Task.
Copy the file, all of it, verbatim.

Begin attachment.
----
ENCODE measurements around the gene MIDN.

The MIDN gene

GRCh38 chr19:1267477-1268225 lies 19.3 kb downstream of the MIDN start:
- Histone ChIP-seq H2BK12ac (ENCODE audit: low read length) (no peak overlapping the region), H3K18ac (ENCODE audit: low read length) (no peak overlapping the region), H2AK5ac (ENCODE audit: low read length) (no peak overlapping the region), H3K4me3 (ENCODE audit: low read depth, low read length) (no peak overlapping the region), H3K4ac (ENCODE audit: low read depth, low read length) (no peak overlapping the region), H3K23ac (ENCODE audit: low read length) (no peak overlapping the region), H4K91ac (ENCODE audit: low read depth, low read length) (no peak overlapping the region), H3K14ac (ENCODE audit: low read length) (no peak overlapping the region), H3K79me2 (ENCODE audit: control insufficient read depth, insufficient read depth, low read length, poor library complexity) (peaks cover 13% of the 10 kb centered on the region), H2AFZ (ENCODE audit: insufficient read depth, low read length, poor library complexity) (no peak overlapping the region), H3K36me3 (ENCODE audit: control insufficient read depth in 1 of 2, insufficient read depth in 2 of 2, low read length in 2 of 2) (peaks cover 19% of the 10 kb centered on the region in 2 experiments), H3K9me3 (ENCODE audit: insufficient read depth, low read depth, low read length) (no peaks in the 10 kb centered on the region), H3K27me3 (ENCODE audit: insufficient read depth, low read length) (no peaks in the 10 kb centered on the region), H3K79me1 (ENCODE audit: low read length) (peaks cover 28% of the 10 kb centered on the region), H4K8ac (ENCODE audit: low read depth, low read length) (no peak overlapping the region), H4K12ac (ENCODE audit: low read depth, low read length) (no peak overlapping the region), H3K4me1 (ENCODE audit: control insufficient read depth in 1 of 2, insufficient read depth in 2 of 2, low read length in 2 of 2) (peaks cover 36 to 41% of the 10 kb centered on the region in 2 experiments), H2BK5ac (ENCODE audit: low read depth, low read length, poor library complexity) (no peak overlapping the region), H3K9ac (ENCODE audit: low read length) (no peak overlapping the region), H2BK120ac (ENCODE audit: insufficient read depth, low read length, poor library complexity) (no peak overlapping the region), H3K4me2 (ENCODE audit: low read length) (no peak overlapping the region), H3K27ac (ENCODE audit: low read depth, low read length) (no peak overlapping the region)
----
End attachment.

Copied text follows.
ENCODE measurements around the gene MIDN.

The MIDN gene

GRCh38 chr19:1267477-1268225 lies 19.3 kb downstream of the MIDN start:
- Histone ChIP-seq H2BK12ac (ENCODE audit: low read length) (no peak overlapping the region), H3K18ac (ENCODE audit: low read length) (no peak overlapping the region), H2AK5ac (ENCODE audit: low read length) (no peak overlapping the region), H3K4me3 (ENCODE audit: low read depth, low read length) (no peak overlapping the region), H3K4ac (ENCODE audit: low read depth, low read length) (no peak overlapping the region), H3K23ac (ENCODE audit: low read length) (no peak overlapping the region), H4K91ac (ENCODE audit: low read depth, low read length) (no peak overlapping the region), H3K14ac (ENCODE audit: low read length) (no peak overlapping the region), H3K79me2 (ENCODE audit: control insufficient read depth, insufficient read depth, low read length, poor library complexity) (peaks cover 13% of the 10 kb centered on the region), H2AFZ (ENCODE audit: insufficient read depth, low read length, poor library complexity) (no peak overlapping the region), H3K36me3 (ENCODE audit: control insufficient read depth in 1 of 2, insufficient read depth in 2 of 2, low read length in 2 of 2) (peaks cover 19% of the 10 kb centered on the region in 2 experiments), H3K9me3 (ENCODE audit: insufficient read depth, low read depth, low read length) (no peaks in the 10 kb centered on the region), H3K27me3 (ENCODE audit: insufficient read depth, low read length) (no peaks in the 10 kb centered on the region), H3K79me1 (ENCODE audit: low read length) (peaks cover 28% of the 10 kb centered on the region), H4K8ac (ENCODE audit: low read depth, low read length) (no peak overlapping the region), H4K12ac (ENCODE audit: low read depth, low read length) (no peak overlapping the region), H3K4me1 (ENCODE audit: control insufficient read depth in 1 of 2, insufficient read depth in 2 of 2, low read length in 2 of 2) (peaks cover 36 to 41% of the 10 kb centered on the region in 2 experiments), H2BK5ac (ENCODE audit: low read depth, low read length, poor library complexity) (no peak overlapping the region), H3K9ac (ENCODE audit: low read length) (no peak overlapping the region), H2BK120ac (ENCODE audit: insufficient read depth, low read length, poor library complexity) (no peak overlapping the region), H3K4me2 (ENCODE audit: low read length) (no peak overlapping the region), H3K27ac (ENCODE audit: low read depth, low read length) (no peak overlapping the region)